(CNS News) -- Although President Joe Biden's budget proposal would run up $14.5 trillion in cumulative deficits over the next 10 years, Sen. Chris Murphy (D-Conn.) said, "we don't have a balanced budget" because of the spending and tax cuts set by the GOP and President Trump. He added that he does not foresee a balanced budget "anytime in the near future."
At the U.S. Capitol on Wednesday, CNS News asked Sen. Murphy, “President Biden has presented Congress with a budget that proposes running $14.5 trillion in deficits over the next decade. Will Congress ever balance the budget?”
He said, “You’ve got some extraordinary things happening in the United States today. We’ve got a pandemic that is slowly coming under control, way too many people that are out of work. Right now, it makes sense to make some investments in the economy and the health of the country.”
Sen. Murphy continued, “But if we really want to look at why we don’t have a balanced budget, you don’t have to look much further than the policies of President Trump and the senate and house republicans. They ran up massive, totally unjustified deficits just in order to give tax breaks to their wealthy friends. Right now, we’re running deficits in order to save the country from economic and health disaster. That’s a worthwhile investment. It's just unconscionable to me that we ran up debt in deficits just to cut taxes for corporations that didn’t need them.”
As a follow-up, CNS News asked Sen. Murphy, “In what year will Congress balance the budget?”
He said, “It’s going to certainly take a long time given the amount of debt and deficit that we have today. According to the budgets that we’ve been operating under, it's not anytime in the near future.”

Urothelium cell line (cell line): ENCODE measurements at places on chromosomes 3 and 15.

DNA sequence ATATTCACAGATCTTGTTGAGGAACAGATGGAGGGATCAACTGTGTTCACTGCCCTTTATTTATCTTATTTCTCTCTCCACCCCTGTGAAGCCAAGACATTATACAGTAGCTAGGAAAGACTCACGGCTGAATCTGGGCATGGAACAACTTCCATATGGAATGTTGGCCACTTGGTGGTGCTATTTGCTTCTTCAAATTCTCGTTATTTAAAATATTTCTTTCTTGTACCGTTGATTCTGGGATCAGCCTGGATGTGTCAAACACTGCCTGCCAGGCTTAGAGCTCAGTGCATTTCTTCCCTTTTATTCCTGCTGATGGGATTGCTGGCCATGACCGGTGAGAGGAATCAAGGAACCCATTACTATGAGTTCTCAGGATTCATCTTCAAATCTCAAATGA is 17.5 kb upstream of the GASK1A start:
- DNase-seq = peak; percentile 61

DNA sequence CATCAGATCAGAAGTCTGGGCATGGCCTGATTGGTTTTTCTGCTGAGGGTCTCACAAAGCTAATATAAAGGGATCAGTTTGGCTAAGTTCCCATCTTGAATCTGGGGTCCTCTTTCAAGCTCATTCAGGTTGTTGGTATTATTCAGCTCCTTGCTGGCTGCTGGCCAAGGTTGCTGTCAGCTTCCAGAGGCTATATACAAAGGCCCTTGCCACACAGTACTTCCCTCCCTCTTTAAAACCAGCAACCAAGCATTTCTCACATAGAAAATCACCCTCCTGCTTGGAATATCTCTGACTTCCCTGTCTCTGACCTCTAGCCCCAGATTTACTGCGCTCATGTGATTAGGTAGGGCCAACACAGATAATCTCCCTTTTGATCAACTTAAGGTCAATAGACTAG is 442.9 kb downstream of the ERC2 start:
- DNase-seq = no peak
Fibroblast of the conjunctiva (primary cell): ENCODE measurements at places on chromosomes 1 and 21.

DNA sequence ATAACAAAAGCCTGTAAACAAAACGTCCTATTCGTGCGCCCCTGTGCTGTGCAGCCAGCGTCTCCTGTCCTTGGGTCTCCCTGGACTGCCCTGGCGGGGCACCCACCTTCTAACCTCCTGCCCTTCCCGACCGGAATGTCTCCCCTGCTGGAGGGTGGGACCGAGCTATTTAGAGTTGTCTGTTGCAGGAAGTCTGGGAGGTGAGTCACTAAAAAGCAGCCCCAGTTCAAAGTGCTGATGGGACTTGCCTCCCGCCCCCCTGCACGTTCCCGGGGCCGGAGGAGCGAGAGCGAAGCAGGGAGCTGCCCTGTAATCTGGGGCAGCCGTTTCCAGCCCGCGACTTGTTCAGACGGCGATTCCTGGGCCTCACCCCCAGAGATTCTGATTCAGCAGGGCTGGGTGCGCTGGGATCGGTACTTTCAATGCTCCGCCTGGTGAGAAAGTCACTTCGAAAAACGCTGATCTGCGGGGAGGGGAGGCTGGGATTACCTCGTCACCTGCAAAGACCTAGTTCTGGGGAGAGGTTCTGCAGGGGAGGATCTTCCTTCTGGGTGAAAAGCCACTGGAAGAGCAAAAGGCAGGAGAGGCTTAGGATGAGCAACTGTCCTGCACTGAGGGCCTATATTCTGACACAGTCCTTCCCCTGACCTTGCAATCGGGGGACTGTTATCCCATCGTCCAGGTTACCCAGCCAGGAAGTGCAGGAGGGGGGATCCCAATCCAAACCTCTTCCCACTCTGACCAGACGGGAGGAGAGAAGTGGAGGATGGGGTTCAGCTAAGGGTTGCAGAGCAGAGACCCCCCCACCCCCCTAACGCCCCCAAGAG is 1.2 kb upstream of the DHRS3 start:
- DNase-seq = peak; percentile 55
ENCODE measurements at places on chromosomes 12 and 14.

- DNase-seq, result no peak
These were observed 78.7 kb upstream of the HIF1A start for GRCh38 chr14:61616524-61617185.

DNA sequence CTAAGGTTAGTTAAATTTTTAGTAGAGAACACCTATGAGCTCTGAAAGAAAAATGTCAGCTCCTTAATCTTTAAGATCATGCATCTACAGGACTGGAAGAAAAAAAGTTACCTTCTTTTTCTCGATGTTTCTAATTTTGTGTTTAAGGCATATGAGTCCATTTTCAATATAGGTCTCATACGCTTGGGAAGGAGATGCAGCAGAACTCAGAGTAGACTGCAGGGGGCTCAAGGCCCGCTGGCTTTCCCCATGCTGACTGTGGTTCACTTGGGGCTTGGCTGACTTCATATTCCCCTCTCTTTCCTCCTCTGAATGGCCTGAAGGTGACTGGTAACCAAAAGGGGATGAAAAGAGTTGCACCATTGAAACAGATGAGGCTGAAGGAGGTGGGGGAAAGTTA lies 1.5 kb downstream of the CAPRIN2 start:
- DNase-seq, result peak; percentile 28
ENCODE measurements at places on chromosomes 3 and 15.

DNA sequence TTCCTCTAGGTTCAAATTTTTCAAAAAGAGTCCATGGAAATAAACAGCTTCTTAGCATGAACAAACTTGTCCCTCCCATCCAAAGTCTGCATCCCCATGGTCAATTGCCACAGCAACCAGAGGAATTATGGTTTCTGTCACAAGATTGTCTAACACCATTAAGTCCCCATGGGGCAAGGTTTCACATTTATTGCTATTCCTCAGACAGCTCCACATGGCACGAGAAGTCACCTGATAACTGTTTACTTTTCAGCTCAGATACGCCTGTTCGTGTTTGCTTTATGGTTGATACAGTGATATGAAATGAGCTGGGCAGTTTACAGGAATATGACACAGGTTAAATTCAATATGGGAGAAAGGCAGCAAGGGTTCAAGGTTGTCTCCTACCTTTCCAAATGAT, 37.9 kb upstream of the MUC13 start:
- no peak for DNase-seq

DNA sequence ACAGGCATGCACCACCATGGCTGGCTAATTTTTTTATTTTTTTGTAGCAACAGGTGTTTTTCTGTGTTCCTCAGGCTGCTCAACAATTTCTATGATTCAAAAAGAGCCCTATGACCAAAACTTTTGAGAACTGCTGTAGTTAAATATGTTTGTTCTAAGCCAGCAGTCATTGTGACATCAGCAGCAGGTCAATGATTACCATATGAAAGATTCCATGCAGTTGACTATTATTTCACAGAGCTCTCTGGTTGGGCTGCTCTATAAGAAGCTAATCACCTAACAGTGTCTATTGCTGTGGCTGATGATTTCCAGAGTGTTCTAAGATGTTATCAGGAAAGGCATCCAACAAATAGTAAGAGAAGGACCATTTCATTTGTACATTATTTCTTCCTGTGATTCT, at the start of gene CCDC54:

When asked whether balancing the budget is a current goal of Congress, Sen. Murphy said, “I don’t know. Every family always operates with some amount of deficit financing. I didn’t pay cash for my home, so I think there’s an argument for the government to be — ultimately it’s interest rates. As long as interest rates are low, you can argue that it’s smart to operate with some amount of deficit financing. So it’s all relative to the cost of borrowing, there’s not a static answer to your question. It’s all relative to how much we’re paying for the money we’re borrowing.”
Determining a timeline for when Congress may balance the budget “depends on what the interest rates are five years from now or ten years from now,” he said.
The budget that President Biden proposed to Congress will run total deficits of $14.531 trillion between fiscal years 2022 and 2031.
As of June 8, the total debt of the federal government was $28,233,539,905,296.77, over $28 trillion.
The New York Times has reported, "President Biden would like the federal government to spend $6 trillion in the 2022 fiscal year, and for total spending to rise to $8.2 trillion by 2031. That would take the United States to its highest sustained levels of federal spending since World War II, while running deficits above $1.3 trillion through the next decade."